Artificial Intelligence, mainly referred to as AI, is seemingly touching every industry and aspect of modern life.
Farming, Insurance, Arts and Entertainment, Education and Healthcare have all such major AI developments and breakthroughs in the last 2 years particularly.
In this article
- 1. How is AI Impacting Translation?
- 2. Is AI Disrupting Translation Services?
- 3. What Don’t People Know About How AI is Helping Translation?
- 4. What Are Some Good Examples of Translation Services that Uses AI?
- 5. What Trends Are Emerging with AI in Translation?
Translation services, albeit a small cog in the wheel of the advertising industry, is being dramatically impacted by AI developments and new technologies.
This has specifically impacted Voices, as the world’s #1 voice marketplace, we provide translation services to thousands of companies around the globe.
Voices has trusted the services of Keylingo, a business-to-business language services provider (LSP). Keylingo’s area of expertise is to help its partners communicate effectively and help them create content to help audiences “understand and feel included”.
Keylingo leverages a combination of machine and human translation to keep costs affordable for companies.
We caught up with Richard Carroll, Keylingo’s Managing Director, to understand how AI is impacting translation services and where the world of translation is headed because of AI.
Below is our Q&A with Carroll.
1. How is AI Impacting Translation?
Artificial intelligence (AI) is used to simulate human behavior, and in the translation industry, AI focuses on developing tools and solutions capable of performing tasks to simplify and optimize the entire translation process.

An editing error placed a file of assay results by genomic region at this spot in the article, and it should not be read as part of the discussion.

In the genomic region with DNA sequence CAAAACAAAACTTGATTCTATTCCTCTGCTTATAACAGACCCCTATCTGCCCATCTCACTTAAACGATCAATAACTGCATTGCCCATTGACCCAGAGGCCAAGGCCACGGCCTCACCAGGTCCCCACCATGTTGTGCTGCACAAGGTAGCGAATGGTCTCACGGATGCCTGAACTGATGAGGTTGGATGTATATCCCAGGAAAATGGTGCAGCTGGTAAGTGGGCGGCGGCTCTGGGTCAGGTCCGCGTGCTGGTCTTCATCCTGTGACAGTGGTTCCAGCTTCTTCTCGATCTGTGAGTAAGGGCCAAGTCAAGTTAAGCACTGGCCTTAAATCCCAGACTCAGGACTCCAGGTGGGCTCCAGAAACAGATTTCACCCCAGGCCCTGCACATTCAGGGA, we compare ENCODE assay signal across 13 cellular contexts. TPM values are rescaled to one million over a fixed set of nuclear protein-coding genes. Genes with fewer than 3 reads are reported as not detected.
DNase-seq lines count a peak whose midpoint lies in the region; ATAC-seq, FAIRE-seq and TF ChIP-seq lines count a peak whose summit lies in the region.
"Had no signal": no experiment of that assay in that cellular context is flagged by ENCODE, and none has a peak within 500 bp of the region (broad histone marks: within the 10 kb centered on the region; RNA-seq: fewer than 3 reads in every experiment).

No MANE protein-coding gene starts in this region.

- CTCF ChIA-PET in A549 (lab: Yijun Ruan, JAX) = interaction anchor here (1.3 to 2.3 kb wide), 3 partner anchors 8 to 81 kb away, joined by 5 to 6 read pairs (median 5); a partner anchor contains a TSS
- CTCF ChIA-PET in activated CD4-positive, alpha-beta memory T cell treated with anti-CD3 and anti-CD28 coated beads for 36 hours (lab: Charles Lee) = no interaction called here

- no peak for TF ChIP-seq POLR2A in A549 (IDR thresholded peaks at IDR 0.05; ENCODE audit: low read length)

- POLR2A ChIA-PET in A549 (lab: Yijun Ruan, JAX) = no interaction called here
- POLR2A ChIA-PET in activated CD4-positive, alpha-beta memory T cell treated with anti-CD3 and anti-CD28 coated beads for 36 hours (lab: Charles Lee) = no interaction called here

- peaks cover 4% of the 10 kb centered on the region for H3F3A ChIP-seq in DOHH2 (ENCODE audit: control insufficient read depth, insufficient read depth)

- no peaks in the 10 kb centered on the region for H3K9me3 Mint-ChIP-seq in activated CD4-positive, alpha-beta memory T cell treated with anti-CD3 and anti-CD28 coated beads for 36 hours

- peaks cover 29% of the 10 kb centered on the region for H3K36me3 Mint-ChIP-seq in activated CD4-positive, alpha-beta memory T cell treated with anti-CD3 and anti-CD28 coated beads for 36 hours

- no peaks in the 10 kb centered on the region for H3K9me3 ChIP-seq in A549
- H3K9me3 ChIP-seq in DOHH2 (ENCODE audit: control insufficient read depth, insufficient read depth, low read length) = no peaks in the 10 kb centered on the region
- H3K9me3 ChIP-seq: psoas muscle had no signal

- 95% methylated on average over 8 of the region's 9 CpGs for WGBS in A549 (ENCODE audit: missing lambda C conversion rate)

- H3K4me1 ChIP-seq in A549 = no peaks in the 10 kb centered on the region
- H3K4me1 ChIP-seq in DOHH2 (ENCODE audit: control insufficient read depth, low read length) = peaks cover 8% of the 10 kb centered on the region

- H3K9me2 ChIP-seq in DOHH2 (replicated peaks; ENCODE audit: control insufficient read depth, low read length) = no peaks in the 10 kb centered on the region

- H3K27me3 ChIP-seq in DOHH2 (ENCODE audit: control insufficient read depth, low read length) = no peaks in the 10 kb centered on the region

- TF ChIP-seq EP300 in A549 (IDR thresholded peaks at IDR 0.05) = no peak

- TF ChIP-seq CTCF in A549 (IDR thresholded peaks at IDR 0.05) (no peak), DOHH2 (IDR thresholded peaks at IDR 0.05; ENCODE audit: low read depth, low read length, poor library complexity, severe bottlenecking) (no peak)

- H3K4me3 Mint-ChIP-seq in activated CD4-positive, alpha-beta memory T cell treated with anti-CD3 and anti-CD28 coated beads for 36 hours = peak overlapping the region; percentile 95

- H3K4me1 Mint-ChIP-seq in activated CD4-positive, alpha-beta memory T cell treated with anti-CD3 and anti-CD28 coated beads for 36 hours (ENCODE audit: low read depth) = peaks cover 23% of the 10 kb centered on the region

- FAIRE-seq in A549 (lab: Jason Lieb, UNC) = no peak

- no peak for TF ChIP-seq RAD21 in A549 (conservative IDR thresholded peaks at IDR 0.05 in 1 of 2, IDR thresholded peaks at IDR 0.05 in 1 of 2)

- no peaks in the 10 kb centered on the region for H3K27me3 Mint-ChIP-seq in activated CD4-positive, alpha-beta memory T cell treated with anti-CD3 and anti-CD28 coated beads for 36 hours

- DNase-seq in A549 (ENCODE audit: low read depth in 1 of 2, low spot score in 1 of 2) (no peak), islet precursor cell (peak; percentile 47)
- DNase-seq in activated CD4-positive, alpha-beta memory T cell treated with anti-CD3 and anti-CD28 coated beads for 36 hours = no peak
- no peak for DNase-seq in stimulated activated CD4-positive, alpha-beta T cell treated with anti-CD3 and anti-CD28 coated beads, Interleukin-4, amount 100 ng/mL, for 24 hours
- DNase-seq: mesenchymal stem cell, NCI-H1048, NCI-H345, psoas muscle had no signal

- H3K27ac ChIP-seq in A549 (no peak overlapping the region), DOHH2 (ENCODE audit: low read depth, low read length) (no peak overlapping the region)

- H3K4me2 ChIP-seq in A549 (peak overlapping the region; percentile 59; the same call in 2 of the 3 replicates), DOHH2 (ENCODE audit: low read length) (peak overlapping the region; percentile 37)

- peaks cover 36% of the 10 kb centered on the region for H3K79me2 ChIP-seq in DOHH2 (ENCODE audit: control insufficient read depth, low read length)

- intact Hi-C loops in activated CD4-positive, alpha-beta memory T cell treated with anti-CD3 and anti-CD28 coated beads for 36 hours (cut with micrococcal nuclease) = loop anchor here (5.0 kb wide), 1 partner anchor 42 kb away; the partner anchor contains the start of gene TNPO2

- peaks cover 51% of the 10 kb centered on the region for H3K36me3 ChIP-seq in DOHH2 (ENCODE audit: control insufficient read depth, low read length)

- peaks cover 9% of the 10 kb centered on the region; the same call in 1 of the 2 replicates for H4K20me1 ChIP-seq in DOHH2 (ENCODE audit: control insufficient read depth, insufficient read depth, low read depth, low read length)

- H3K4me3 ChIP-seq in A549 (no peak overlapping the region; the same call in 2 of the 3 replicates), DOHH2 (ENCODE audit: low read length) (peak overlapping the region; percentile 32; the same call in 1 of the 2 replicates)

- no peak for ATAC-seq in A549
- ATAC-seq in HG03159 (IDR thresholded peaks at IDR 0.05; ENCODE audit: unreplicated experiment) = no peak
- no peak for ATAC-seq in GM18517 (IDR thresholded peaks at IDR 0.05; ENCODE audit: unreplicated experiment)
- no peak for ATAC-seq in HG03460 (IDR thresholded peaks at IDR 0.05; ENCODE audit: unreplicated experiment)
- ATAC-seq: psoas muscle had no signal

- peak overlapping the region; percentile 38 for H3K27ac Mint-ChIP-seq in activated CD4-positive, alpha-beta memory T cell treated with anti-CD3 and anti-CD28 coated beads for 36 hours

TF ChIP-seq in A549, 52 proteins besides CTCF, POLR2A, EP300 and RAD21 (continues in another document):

AI has been embraced in the form of Machine Translation (MT), which helps translate a higher volume of content in less time than human translation. When it comes to translation, AI is used to help us work smarter while improving translation quality throughout the process. This means content can be pushed to market at a much more rapid pace without sacrificing quality.
AI directly leverages deep machine learning neural networks to determine how to properly translate your content by interpreting the intent of that source content. The result is that AI translation acts more in line with how a human translator works, rather than just a bilingual dictionary. The artificial translation isn’t about removing the need for human translators, but rather supporting them, and simplifying the process from A to Z.
2. Is AI Disrupting Translation Services?
Artificial intelligence in translation is a hot topic at the moment, following such a boom in real-world use of the technology. It is great to work with very common Latin-based languages such as Spanish, French, and even Italian. But with more complex ones, such as Arabic or German, there are some points to take into account when it comes to quality.
There have been many advances in applying AI to language translation. These advances allow computer-aided translation (CAT) software like translation memory (TM) and MT to perform translations more efficiently and at a higher quality level, which is a benefit to translation firms and ultimately their clients.
The demand for translation is rising, given our global economy, and CAT software can add a considerable amount of value to the process.
However, translation software hasn’t risen to the level of understanding the subtlety of all types of language. Also, if the original content was poorly written, the software may not have a defined way to communicate the intended meaning whatsoever.
This issue is giving rise in some parts of the industry to a new role: Post-translation editor. Typically, content writers work hand-in-hand with editors to polish, refine and enhance their writing. A post-translation editor can do the same thing for content processed by machine translation.
It’s important to highlight that there are areas where machine translation isn’t advisable, including most areas of marketing and legal content. Those two areas require an in-depth understanding of more than language rules, and AI hasn’t reached a level that provides that type of insight.